Networking is helping others and accepting that you need help

Hello! Seiiti Arata. When I talk about networking, there are two types of people. There’s a group of people who like to network because they get great results. These are the people that always go to events, exchange business cards and always have a smile on their face and an elevator pitch on the tip of their tongue, a readily rehearsed story to quickly tell about what they do for a living. 

And there’s a second group of people who don’t even know what networking is, or have an aversion to it, who think it’s unpleasant, or embarrassing, or simply really annoying to have to connect with other people professionally. 

Okay, if you’re part of the second group, if you can’t stand networking or if you don’t know exactly what it’s about, it’s you I want to talk to now. Today you’re going to change your way of thinking about networking and you’re going to start to use networking to earn more money, be a happier person and also practice your generosity, helping other people. 

Human society has developed through collaboration 

The historic moments that humanity most progressed were those in which there was a profound change in the way of collaborating: the development of language to communicate, the union of tribes to hunt and for agriculture, the invention of money to facilitate commerce, the creation of religious codes and legal systems to regulate behaviour, and scientific and industrial revolution. 

None of this would have been possible without good collaboration. Moreover, what happened with the groups of humans that didn’t incorporate new ways of collaborating? You studied history and know. 

The groups who didn’t know how to quickly organise themselves, collaborate, or develop technologies ended up having an unhappy ending: they disappeared by defeats in combat, weren’t able to survive certain catastrophes or were simply left behind in the race for development. 

Individuals realise their true potential through collaboration 

Think of any individual that you admire for their achievements. It could be a great businessman, a champion athlete, or an internationally recognised artist. No matter who it is, this person that you’ve just imagined never would have arrived at where they arrived if they had been alone. They know how to collaborate with a support team, lawyers, trainers, mentors, accountants, suppliers, colleagues in their profession.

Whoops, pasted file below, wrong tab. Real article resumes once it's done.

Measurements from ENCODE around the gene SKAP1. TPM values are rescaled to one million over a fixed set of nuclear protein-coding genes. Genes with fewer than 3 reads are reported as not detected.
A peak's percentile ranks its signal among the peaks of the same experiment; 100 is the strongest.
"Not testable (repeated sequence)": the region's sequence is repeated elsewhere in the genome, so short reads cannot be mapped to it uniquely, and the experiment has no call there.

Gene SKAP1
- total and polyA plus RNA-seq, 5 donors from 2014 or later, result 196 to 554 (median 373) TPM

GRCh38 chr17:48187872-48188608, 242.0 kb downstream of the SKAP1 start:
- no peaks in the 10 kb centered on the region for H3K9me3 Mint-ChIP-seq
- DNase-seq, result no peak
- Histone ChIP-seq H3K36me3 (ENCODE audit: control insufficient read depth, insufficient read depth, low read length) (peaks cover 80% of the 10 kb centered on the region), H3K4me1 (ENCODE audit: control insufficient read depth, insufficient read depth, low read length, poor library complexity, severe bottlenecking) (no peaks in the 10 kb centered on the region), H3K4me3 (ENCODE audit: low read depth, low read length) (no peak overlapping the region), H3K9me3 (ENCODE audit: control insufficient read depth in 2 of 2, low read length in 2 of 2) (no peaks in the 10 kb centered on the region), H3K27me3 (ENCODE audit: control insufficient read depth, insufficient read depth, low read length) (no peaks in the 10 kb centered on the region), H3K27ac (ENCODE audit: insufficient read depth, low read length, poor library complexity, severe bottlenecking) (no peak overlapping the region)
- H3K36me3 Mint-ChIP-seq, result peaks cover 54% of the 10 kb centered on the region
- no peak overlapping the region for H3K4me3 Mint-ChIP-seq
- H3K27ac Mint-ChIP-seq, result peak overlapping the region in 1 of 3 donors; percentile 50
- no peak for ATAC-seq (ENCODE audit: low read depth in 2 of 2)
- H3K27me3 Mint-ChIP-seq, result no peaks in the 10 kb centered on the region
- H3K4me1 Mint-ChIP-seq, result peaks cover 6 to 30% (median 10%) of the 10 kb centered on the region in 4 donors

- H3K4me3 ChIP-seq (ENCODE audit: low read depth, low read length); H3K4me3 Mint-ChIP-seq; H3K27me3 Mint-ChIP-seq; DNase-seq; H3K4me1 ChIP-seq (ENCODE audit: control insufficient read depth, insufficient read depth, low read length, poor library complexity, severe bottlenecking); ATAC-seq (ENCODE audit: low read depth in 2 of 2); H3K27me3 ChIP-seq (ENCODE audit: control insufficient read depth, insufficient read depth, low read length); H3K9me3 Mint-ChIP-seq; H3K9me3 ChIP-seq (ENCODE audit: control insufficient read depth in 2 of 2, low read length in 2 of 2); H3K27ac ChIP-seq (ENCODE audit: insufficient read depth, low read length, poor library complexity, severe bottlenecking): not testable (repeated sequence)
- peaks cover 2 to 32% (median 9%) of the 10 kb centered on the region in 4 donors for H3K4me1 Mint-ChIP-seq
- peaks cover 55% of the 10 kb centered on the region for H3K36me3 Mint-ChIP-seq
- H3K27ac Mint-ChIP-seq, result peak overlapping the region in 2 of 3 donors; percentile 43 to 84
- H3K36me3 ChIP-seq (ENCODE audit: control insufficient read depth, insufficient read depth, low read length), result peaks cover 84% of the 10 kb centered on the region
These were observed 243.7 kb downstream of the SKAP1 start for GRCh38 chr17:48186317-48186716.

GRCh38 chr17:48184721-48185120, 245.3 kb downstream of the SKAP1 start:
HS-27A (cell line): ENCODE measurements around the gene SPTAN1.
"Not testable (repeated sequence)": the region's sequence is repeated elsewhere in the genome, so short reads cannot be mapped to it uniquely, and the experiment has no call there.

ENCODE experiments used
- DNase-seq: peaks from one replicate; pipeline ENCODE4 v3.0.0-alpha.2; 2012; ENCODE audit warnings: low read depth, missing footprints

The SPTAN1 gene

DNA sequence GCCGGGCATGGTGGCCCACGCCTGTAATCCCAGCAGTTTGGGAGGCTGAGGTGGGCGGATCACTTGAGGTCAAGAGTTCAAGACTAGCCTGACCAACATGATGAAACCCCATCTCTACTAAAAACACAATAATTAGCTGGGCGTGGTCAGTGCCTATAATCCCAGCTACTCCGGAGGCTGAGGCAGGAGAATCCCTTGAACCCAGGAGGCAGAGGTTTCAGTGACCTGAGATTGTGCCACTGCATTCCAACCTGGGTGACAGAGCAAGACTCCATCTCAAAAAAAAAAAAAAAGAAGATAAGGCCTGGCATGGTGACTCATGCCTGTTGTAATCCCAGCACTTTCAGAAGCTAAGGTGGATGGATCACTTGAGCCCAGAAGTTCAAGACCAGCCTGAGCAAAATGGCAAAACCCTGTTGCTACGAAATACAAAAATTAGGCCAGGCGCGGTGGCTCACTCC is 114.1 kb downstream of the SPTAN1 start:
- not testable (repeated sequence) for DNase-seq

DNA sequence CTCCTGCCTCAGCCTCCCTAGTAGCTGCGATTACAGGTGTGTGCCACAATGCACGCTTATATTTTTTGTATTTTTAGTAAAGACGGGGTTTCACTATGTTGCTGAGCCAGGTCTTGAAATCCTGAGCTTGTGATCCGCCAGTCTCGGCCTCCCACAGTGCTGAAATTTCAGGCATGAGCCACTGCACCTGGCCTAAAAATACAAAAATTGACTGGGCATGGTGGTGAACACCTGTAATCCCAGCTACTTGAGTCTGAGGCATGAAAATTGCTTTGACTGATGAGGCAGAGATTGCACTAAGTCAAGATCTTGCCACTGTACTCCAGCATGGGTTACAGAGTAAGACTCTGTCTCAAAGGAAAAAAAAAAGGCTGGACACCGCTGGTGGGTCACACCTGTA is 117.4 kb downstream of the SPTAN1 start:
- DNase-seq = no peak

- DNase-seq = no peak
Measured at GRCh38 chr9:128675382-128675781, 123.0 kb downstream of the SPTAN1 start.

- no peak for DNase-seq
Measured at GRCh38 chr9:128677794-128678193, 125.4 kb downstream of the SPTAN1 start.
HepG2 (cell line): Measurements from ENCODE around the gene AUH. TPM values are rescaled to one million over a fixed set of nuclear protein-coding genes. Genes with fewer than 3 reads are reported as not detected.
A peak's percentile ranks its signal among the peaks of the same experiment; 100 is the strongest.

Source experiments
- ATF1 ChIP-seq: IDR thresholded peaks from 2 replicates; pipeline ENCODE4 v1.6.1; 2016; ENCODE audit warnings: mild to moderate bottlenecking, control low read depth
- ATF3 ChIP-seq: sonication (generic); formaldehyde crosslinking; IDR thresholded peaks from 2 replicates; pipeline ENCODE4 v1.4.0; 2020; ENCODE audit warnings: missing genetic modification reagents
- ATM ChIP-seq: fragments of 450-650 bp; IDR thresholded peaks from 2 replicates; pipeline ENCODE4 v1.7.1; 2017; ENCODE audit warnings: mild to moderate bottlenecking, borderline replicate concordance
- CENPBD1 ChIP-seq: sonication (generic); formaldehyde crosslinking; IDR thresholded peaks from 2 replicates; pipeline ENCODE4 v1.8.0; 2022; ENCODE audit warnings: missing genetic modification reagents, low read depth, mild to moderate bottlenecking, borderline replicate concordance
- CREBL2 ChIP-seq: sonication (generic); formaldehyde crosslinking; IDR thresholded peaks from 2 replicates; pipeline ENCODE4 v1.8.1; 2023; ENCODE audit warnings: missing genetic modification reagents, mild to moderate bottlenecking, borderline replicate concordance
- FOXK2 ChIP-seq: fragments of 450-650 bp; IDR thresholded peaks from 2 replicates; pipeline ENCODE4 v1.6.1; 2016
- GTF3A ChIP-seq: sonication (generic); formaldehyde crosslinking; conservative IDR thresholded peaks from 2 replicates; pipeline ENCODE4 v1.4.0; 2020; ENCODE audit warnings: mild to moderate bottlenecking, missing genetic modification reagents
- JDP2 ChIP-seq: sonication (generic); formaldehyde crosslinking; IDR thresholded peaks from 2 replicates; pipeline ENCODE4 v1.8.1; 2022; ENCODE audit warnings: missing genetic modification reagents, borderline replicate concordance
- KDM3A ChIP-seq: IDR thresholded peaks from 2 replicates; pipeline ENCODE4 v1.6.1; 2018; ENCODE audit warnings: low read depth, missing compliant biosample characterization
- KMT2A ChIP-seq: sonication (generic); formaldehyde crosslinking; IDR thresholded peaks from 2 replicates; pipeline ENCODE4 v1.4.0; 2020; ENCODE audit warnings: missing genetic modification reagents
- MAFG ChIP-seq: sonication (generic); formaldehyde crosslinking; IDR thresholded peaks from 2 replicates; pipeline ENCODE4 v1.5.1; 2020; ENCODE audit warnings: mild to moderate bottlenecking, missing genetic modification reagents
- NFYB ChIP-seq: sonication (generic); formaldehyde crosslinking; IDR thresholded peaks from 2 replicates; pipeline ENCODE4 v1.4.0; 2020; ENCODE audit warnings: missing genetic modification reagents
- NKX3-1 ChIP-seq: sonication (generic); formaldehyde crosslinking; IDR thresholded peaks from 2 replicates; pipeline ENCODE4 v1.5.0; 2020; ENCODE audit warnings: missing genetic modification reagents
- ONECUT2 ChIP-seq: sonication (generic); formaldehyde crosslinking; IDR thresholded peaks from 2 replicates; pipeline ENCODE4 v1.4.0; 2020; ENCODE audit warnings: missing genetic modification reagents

Authentic networking accelerates the achievement of your goals. (127) - Seiiti Arata, Arata Academy

Their ability to collaborate with other people is without doubt the most important factor for realising their potential. Collaboration is as important for your career as it is for your personal projects and your relationships. 

Because of this I’d like to show how networking can quickly advance your personal and professional projects. In the course Double Your Salary I explain how to use networking in an intelligent way. But for this it’s necessary to leave prejudice to one side and learn to help others and accept that you need help. 

The first stage for you to have all the benefits of good networking is simply learning the art of collaboration. 

Where did our rejection of networking and collaboration come from? 

The rejection of networking comes from school, from ego and from networking events. I’ll explain each of them.

Firstly, the old-fashioned model of school doesn’t strengthen our ability to collaborate. Unfortunately, most of us were taught to work alone at school. You have to study alone and take your exams alone. Your grades are based on the individual answers that you gave. If you look at other peoples’ answers, it’s severely punished. Even when you did group work, a lot of the time the grades and observations were individualized. 

However, real life isn’t like that. In any company, you’ll always collaborate with other people. Your abilities and knowledge are combined with what other people know and do so that together you’ll be able to create a product or provide a service. 

Furthermore, the ego is one of the main barriers to networking. The ego can even hold you back when you think you need to be better than everyone. Don’t let your pride be a barrier to your growth. Humility teaches that you don’t need to know everything. You will not be able to know everything. What you need is to know how to contact the people that know more about a specific subject.

Helping others and accepting that you need help isn’t just networking well, but also a way to free yourself from the overload of wanting to do everything on your own. (127) - Seiiti Arata, Arata Academy

Another source of networking rejection is the actual networking event! There are times when you’re calmly working in your office and end up being invited to a commercial event. And, without having been duly prepared, you end up really anxious, not knowing exactly how to behave at the event. This trauma worsens when you find yourself surrounded by annoying, clingy people, wanting to sell you something or trying to invite you into some pyramid scheme or something else you hate.